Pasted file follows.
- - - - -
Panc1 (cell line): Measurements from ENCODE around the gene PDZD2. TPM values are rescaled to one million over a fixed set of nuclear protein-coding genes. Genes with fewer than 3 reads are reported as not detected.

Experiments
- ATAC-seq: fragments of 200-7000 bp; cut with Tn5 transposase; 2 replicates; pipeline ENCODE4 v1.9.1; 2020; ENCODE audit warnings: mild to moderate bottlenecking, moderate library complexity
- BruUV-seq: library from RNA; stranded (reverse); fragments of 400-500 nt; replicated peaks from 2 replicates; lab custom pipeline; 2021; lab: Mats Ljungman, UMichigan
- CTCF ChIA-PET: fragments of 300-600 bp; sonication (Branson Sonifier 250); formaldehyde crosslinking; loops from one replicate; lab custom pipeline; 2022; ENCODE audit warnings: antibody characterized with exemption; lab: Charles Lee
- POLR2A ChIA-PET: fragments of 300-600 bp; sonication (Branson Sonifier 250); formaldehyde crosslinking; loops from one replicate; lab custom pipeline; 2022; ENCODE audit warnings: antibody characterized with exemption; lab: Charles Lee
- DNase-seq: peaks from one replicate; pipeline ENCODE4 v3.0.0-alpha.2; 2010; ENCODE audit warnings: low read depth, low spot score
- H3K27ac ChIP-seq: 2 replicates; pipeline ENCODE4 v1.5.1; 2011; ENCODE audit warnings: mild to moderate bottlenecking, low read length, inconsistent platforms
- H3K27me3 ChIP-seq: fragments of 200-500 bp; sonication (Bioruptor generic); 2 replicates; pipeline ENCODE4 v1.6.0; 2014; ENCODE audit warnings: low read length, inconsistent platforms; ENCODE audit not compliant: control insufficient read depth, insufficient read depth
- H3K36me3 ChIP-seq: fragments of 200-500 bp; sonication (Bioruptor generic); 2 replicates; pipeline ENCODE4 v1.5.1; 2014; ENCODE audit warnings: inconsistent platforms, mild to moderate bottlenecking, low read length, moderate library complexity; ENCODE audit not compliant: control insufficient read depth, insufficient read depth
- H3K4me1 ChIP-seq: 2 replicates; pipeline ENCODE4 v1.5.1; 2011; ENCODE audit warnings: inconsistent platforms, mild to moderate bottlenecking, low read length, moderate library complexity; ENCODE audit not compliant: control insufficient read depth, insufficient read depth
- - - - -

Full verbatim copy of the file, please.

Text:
Panc1 (cell line): Measurements from ENCODE around the gene PDZD2. TPM values are rescaled to one million over a fixed set of nuclear protein-coding genes. Genes with fewer than 3 reads are reported as not detected.

Experiments
- ATAC-seq: fragments of 200-7000 bp; cut with Tn5 transposase; 2 replicates; pipeline ENCODE4 v1.9.1; 2020; ENCODE audit warnings: mild to moderate bottlenecking, moderate library complexity
- BruUV-seq: library from RNA; stranded (reverse); fragments of 400-500 nt; replicated peaks from 2 replicates; lab custom pipeline; 2021; lab: Mats Ljungman, UMichigan
- CTCF ChIA-PET: fragments of 300-600 bp; sonication (Branson Sonifier 250); formaldehyde crosslinking; loops from one replicate; lab custom pipeline; 2022; ENCODE audit warnings: antibody characterized with exemption; lab: Charles Lee
- POLR2A ChIA-PET: fragments of 300-600 bp; sonication (Branson Sonifier 250); formaldehyde crosslinking; loops from one replicate; lab custom pipeline; 2022; ENCODE audit warnings: antibody characterized with exemption; lab: Charles Lee
- DNase-seq: peaks from one replicate; pipeline ENCODE4 v3.0.0-alpha.2; 2010; ENCODE audit warnings: low read depth, low spot score
- H3K27ac ChIP-seq: 2 replicates; pipeline ENCODE4 v1.5.1; 2011; ENCODE audit warnings: mild to moderate bottlenecking, low read length, inconsistent platforms
- H3K27me3 ChIP-seq: fragments of 200-500 bp; sonication (Bioruptor generic); 2 replicates; pipeline ENCODE4 v1.6.0; 2014; ENCODE audit warnings: low read length, inconsistent platforms; ENCODE audit not compliant: control insufficient read depth, insufficient read depth
- H3K36me3 ChIP-seq: fragments of 200-500 bp; sonication (Bioruptor generic); 2 replicates; pipeline ENCODE4 v1.5.1; 2014; ENCODE audit warnings: inconsistent platforms, mild to moderate bottlenecking, low read length, moderate library complexity; ENCODE audit not compliant: control insufficient read depth, insufficient read depth
- H3K4me1 ChIP-seq: 2 replicates; pipeline ENCODE4 v1.5.1; 2011; ENCODE audit warnings: inconsistent platforms, mild to moderate bottlenecking, low read length, moderate library complexity; ENCODE audit not compliant: control insufficient read depth, insufficient read depth